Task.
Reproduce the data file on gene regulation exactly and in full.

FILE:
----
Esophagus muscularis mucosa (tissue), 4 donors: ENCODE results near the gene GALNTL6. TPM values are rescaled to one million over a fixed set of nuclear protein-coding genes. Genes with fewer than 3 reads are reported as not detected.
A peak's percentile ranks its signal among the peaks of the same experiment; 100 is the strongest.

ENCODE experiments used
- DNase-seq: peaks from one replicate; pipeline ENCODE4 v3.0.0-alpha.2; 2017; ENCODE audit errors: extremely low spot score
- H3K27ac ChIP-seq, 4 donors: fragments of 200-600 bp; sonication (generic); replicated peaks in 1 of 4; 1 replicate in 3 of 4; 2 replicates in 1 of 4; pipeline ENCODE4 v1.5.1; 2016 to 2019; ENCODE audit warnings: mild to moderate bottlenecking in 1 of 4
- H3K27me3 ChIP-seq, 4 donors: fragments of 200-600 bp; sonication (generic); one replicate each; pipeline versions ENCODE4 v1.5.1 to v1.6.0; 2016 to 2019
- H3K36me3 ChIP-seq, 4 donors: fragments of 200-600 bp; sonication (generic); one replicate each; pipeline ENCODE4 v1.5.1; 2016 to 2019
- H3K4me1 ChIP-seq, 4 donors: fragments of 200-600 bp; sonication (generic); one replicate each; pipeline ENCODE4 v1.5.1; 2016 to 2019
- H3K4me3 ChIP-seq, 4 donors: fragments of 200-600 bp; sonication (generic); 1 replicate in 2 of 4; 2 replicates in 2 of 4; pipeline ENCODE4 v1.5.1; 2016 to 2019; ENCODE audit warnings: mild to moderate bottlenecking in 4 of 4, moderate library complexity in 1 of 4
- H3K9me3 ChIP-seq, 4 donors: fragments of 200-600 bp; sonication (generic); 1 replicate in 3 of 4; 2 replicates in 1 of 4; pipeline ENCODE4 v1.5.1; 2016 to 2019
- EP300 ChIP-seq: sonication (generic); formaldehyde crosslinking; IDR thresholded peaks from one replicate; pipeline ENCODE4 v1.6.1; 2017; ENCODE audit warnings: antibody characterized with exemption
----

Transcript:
Esophagus muscularis mucosa (tissue), 4 donors: ENCODE results near the gene GALNTL6. TPM values are rescaled to one million over a fixed set of nuclear protein-coding genes. Genes with fewer than 3 reads are reported as not detected.
A peak's percentile ranks its signal among the peaks of the same experiment; 100 is the strongest.

ENCODE experiments used
- DNase-seq: peaks from one replicate; pipeline ENCODE4 v3.0.0-alpha.2; 2017; ENCODE audit errors: extremely low spot score
- H3K27ac ChIP-seq, 4 donors: fragments of 200-600 bp; sonication (generic); replicated peaks in 1 of 4; 1 replicate in 3 of 4; 2 replicates in 1 of 4; pipeline ENCODE4 v1.5.1; 2016 to 2019; ENCODE audit warnings: mild to moderate bottlenecking in 1 of 4
- H3K27me3 ChIP-seq, 4 donors: fragments of 200-600 bp; sonication (generic); one replicate each; pipeline versions ENCODE4 v1.5.1 to v1.6.0; 2016 to 2019
- H3K36me3 ChIP-seq, 4 donors: fragments of 200-600 bp; sonication (generic); one replicate each; pipeline ENCODE4 v1.5.1; 2016 to 2019
- H3K4me1 ChIP-seq, 4 donors: fragments of 200-600 bp; sonication (generic); one replicate each; pipeline ENCODE4 v1.5.1; 2016 to 2019
- H3K4me3 ChIP-seq, 4 donors: fragments of 200-600 bp; sonication (generic); 1 replicate in 2 of 4; 2 replicates in 2 of 4; pipeline ENCODE4 v1.5.1; 2016 to 2019; ENCODE audit warnings: mild to moderate bottlenecking in 4 of 4, moderate library complexity in 1 of 4
- H3K9me3 ChIP-seq, 4 donors: fragments of 200-600 bp; sonication (generic); 1 replicate in 3 of 4; 2 replicates in 1 of 4; pipeline ENCODE4 v1.5.1; 2016 to 2019
- EP300 ChIP-seq: sonication (generic); formaldehyde crosslinking; IDR thresholded peaks from one replicate; pipeline ENCODE4 v1.6.1; 2017; ENCODE audit warnings: antibody characterized with exemption